According to Centers for Disease Control and Prevention, teenage pregnancy remains a problem, but has been steadily declining for the past 10 years. The prevalence of STDs however, is on the rise. “We always state in our public presentations that abstinence is the true and only way to prevent getting an STD. However we do have to talk about the reality of it,” said Lyyti Dudczyk, program manager of STD/HIV Services at the Will County Health Department. Since February is National Condom Month, it seems like a good time to address the problem. Teens and young adults between the ages of 14 and 25 are the fastest growing group of people contracting STDs. In 2011, 15- to 24-year-olds accounted for 73 percent of all gonorrhea cases and 75 …
Saturday, December 1, 2012
The disease is no longer a death sentence, but the county health department says the need to be tested is especially important for 15- to 24-year-olds.
- LOCAL CONNECTIONS
- Dawn Aulet
Saturday, December 1, 2012
Vic Riato has worked at the Will County Health Department since 1981. He remembers when the AIDS epidemic exploded in the mid-'80s. "I can recall during that timeframe, if you were diagnosed with AIDS, you were dead; that was a death sentence," he said. The statistics for today show that is no longer the case. As of June 30, 2012, there are 309 Will County residents living with HIV. "These are people who have been diagnosed with HIV and they are living with HIV," said Riato, health department media services manager. And they are living with AIDs, too -- 352 in Will County -- thanks to treatments for both the early and more advanced version of the disease. "I think it illustrates how far we have come that you have that many people living …
Monday, November 12, 2012
Avoid making your Thanksgiving guests ill by following these precautions recommended by the Will County Health Department.
Unless you have some ulterior motive, in which case you may end up in Patch's police news, the goal when cooking a Thanksgiving feast is for your guests to enjoy the meal rather than be sickened by it. Nearly 8,000 Americans died from foodborne illnesses in 2011 and many thousands more were hospitalized, according to the Will County Health Department. To avoid that fate with your guests, the health department offers these precautions to keep your holiday meal safe: 1. Never thaw frozen foods at room temperature, and never thaw anything in the sink or on the counter unless you want to create an environment for bacterial growth. Instead, the safest method is in a refrigerator set at 41 degrees or below. 2. When thawing a frozen turkeys, …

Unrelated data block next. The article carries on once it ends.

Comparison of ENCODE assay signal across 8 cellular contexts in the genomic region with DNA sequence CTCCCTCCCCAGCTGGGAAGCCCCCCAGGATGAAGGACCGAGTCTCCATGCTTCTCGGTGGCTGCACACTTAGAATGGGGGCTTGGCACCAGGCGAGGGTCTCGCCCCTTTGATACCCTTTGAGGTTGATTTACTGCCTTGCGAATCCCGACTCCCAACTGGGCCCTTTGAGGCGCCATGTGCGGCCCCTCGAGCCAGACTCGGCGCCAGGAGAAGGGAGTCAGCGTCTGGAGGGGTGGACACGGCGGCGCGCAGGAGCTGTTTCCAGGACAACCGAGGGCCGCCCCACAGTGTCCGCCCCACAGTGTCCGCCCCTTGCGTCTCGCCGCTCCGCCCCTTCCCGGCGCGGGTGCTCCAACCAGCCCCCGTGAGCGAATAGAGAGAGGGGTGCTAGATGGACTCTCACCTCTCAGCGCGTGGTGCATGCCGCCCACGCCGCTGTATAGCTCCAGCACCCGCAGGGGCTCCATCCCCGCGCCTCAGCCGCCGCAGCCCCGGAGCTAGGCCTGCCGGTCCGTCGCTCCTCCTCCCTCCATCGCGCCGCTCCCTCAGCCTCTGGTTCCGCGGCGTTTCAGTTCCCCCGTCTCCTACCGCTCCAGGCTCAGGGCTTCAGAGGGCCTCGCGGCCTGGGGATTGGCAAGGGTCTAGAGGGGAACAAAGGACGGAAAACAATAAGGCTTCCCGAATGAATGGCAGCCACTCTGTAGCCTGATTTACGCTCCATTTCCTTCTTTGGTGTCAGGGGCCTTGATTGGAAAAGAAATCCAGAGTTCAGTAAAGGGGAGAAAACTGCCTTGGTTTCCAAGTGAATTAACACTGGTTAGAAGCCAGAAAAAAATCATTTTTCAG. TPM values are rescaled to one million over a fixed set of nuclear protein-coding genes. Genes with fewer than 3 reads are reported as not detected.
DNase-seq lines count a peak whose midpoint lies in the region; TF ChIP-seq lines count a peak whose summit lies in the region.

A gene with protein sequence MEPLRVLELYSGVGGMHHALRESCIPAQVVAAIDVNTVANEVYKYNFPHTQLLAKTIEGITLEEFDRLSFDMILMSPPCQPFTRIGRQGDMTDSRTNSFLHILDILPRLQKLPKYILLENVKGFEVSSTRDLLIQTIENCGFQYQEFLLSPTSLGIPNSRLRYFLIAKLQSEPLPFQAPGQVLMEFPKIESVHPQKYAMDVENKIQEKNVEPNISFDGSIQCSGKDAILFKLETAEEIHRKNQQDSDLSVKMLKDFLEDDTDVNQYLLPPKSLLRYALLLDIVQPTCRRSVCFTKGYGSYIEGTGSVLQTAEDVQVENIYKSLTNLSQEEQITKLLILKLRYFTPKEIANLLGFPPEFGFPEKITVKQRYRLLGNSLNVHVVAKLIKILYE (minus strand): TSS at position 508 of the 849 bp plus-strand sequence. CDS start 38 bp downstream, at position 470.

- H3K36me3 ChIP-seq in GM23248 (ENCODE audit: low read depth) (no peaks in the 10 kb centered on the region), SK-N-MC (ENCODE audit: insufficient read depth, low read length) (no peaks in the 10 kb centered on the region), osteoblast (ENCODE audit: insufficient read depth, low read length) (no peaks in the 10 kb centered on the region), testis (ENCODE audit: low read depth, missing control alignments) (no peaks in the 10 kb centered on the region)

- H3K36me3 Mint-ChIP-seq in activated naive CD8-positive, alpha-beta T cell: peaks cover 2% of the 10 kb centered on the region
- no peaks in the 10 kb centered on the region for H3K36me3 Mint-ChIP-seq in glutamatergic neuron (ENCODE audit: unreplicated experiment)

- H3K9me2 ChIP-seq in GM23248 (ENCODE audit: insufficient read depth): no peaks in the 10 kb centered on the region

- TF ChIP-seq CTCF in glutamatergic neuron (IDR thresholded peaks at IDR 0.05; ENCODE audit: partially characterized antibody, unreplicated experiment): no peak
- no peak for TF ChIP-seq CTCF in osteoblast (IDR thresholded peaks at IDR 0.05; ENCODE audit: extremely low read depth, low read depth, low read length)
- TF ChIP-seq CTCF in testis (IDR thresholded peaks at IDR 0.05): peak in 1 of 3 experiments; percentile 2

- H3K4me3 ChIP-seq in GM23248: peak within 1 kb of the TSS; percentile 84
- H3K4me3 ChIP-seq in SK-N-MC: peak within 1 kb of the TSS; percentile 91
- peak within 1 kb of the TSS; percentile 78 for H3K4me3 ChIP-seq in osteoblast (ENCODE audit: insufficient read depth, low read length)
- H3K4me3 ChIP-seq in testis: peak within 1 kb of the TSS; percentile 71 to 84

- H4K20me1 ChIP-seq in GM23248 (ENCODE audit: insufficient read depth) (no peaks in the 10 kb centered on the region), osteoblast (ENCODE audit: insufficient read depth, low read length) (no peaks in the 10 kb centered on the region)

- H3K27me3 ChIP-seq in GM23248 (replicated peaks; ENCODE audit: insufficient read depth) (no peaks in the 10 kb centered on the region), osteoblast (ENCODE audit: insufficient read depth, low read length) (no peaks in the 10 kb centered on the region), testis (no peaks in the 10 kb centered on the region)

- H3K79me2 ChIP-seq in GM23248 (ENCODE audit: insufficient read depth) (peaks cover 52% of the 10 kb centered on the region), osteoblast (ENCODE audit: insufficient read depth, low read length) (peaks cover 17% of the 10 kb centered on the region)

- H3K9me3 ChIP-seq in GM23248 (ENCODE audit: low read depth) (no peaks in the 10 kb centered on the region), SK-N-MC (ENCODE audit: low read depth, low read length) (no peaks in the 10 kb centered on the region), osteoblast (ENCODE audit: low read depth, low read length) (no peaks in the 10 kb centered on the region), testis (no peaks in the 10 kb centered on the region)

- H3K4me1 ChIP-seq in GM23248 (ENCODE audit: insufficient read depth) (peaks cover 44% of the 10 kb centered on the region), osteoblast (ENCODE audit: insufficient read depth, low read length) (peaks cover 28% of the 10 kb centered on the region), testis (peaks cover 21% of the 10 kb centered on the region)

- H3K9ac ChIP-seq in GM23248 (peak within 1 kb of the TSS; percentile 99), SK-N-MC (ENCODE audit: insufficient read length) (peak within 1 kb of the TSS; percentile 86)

Thursday, October 25, 2012
The 12th case was discovered in Elwood and confirmed by the state this week, county health officials said.
Will County's rabid bats certainly get around -- the record-setting 12th infected one for 2012 was found in Elwood. Of the previous 11 rabid animal cases documented by the Will County Health Department this year, four were in Joliet, three in Plainfield, two in Manhattan and one each in Romeoville and Naperville. The county's high water marked for confirmed rabies cases was 11 in 2007, a health department news release said. The Elwood bat was trapped beneath a light pole ourside a residence and confirmed as being rabid Tuesday. No humans were exposed to the disease, and the two cats that live at the home are current on their rabies vaccinations, the release said. Rabies is a vaccine-preventable viral disease that is almost fatal if post-…
Tuesday, October 23, 2012
Breast cancer isn't age specific. Here's how to cope with treatments and augmentations if you are diagnosed earlier in life.
- BREAST CANCER AWARENESS
- Erin Sauder
Tuesday, October 23, 2012
Generally speaking, a woman in Illinois has a one in 124 chance of getting breast cancer, according to this breast cancer statistics chart from komen.org. An American woman in her 30s has a one in 232 chance of getting the disease, and a woman 20 years her senior has a one in 42 probability, according to the website. “Although we aren’t certain, the cause of breast cancer in younger women is likely caused by a genetic predisposition,” says Ann H. Partridge, M.D., M.P.H., the medical oncologist director of the Adult Survivorship Program at Dana-Farber Cancer Institute and Brigham and Women’s Hospital. While breast cancer treatment in young women is often effective, the chance of recovery tends to be worse in women under 40. Breast tissue is…